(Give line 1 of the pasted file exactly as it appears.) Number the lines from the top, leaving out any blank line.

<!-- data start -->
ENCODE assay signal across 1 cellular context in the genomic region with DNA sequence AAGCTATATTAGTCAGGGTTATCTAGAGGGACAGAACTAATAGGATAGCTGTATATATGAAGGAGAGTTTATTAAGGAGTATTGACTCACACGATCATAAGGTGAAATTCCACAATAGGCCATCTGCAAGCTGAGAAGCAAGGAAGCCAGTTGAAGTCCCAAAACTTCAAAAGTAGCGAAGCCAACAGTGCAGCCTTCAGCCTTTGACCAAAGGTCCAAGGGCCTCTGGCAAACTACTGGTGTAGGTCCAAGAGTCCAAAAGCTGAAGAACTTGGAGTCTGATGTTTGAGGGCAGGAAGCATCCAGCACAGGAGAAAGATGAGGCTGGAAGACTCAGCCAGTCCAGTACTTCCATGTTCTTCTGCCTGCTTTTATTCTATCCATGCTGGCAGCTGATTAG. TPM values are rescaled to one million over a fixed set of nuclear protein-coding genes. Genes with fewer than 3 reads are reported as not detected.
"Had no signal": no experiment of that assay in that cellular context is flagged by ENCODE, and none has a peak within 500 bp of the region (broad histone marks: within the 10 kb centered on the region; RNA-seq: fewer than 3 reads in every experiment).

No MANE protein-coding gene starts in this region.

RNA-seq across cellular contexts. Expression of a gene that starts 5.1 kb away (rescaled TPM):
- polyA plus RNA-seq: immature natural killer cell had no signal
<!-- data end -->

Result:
ENCODE assay signal across 1 cellular context in the genomic region with DNA sequence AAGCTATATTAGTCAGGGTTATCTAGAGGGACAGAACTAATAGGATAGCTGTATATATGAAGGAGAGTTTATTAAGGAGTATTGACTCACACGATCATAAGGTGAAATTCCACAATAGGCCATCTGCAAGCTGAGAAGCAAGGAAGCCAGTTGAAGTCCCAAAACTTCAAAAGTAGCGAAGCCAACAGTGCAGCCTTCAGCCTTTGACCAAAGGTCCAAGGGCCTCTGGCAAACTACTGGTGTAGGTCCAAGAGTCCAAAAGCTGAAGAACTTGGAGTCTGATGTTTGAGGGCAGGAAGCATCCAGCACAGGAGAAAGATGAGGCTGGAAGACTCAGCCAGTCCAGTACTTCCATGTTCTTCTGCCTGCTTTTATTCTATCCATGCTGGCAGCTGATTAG. TPM values are rescaled to one million over a fixed set of nuclear protein-coding genes. Genes with fewer than 3 reads are reported as not detected.